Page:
Well, that's today, and there was some buzz at the QMJHL draft when it was finally time to see what the new gold-black-and-white would look like.
Alexandre Goulet poses in his new uniform
Maybe it's just a coincidence, but does the name "Islanders" force teams into designing horrifically bad uniforms?

That monstrous QMJHL patch forces the "Islanders" diagonal name nearly right off the jersey. That's on every single QMJHL jersey, though, so the Islanders had to know this before cramming their name diagonally from right to left on their uniforms. You would think that someone would have had some Adobe Photoshop experience in their marketing department to show what a nine-letter team name would look like when shifted a few inches downward, no?

And this diagonal name across the uniform? Look, it works for the New York Rangers because of their history. But it didn't work for the Pittsburgh Penguins and it didn't work for the Colorado Avalanche. Unfortunately, it doesn't work for the Charlottetown Islanders either. How about spending a few dollars and getting a real logo made - y'know, like the one you introduced the team with at the press conference. A simple design would make a world - or at least an island - of difference.

The team went out of its way to state how the word "Islanders" would represent the entire island of Prince Edward Island, yet they come up with this design? Where exactly does the jersey represent the people of Summerside as an example? Outside of the team name strewn across the uniform that only tells me they are from an island, there is nothing to show me that this team is based in PEI. Yet the team is representative of that, and they went out of their way to say that at the press conference. How about proving it?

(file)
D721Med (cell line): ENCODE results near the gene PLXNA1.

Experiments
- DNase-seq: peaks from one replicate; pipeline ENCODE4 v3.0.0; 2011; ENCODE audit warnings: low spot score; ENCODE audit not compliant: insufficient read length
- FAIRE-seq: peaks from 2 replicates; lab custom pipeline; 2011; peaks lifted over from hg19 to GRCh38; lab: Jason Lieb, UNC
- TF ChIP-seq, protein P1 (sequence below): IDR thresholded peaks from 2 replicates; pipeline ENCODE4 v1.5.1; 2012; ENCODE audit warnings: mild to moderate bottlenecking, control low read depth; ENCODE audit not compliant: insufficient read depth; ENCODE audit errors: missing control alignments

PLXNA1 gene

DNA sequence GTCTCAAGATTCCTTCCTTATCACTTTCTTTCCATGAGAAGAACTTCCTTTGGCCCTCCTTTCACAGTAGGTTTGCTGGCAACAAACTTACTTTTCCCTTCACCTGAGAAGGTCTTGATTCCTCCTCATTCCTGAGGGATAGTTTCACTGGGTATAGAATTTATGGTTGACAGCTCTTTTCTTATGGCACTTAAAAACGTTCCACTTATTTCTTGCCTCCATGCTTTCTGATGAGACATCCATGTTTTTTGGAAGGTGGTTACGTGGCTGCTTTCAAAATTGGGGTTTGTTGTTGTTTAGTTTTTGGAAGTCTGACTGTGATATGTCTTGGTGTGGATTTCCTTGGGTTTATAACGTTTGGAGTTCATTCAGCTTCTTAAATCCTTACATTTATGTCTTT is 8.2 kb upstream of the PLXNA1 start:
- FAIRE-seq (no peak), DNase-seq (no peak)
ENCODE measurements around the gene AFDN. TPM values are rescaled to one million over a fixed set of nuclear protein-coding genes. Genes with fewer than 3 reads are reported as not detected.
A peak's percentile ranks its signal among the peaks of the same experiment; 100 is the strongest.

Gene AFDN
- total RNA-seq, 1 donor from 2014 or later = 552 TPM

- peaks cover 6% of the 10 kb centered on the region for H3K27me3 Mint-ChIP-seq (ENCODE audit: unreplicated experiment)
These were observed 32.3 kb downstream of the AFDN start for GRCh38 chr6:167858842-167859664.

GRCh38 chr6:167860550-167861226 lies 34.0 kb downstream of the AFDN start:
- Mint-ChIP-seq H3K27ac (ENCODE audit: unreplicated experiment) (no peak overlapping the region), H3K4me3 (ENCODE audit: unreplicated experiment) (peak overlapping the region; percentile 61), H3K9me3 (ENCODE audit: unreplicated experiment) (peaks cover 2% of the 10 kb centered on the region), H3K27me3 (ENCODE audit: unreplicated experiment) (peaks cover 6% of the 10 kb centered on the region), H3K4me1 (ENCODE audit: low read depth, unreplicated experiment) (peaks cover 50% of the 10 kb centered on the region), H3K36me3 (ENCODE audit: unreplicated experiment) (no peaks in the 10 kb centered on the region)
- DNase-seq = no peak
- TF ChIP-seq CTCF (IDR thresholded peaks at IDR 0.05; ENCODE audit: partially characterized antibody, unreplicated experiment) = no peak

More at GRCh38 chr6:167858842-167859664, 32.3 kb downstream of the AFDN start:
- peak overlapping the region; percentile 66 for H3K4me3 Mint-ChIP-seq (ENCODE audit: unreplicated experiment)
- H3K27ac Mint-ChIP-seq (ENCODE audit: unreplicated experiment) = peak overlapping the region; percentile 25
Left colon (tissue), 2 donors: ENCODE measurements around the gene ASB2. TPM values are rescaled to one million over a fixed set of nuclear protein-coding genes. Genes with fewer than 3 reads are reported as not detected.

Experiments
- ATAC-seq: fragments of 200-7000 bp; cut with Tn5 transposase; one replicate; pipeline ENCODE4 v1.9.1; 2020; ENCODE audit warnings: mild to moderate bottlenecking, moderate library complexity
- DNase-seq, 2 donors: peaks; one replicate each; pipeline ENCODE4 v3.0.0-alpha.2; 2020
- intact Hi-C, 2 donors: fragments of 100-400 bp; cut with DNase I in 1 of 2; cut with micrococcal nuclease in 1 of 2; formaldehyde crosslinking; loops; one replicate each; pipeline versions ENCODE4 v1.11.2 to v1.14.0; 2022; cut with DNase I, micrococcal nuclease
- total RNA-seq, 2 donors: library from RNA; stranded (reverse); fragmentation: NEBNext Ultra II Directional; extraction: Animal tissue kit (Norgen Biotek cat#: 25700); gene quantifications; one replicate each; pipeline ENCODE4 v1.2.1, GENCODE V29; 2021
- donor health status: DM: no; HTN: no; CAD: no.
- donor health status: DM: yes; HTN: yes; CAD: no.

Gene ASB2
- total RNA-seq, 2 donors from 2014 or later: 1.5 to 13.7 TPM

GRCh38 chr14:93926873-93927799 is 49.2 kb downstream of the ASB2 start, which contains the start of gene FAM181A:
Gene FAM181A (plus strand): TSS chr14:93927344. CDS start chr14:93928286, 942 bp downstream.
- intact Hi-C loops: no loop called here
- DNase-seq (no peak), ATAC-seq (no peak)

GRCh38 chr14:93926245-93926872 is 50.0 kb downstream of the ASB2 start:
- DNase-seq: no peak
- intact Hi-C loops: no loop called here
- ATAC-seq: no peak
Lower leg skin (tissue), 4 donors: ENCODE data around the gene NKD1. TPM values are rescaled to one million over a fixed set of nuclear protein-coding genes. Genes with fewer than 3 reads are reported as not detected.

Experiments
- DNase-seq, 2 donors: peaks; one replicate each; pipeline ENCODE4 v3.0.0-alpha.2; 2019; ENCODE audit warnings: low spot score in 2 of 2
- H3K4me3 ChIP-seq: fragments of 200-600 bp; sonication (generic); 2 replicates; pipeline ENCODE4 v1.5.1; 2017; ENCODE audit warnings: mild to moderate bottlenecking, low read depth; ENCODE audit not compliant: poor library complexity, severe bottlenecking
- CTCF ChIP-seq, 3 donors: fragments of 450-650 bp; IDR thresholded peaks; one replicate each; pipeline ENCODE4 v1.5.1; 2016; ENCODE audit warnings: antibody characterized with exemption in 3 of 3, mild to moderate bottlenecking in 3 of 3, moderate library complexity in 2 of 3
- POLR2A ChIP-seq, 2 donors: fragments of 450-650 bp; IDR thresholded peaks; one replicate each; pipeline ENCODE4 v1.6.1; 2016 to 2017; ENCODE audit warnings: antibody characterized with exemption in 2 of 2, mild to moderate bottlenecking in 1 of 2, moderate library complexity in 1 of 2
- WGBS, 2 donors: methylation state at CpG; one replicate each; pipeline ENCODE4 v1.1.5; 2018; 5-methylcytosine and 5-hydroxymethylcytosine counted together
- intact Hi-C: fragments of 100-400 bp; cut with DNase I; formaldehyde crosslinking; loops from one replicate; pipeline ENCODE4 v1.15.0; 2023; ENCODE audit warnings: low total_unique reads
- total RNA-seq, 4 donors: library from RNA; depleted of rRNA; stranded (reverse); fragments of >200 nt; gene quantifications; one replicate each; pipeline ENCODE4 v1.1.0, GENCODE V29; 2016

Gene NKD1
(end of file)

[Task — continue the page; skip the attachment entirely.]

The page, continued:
I was going to let the black uniform slide until you realize that these colors are nothing representative of Prince Edward Island either. The province's flag has a lot of red and green on it, and I could see either of those colors working here. Even the lion - representing the coat of arms of Prince Edward, Duke of Kent, for whom the province is named - could have been used in some way. Anne of Green Gables was based in Prince Edward Island. Wouldn't a green uniform have been more representative of the island-province than gold-black-and-white? Seems almost elementary to me.

If you haven't already summed it up, I'm no fan of this look. While the Islanders said all the right things, the reality is that they are still a team without an identity. Maybe today's jerseys were just placeholders while the new uniforms are being designed and manufactured. If that's the case, I may have simply been looking for something that wasn't there. In any case, if the Islanders take to the ice next season in what we saw above, you won't find me as a fan.

What say you, readers: do the Charlottetown Islanders make the grade with their uniforms shown above?

Until next time, keep your sticks on the ice!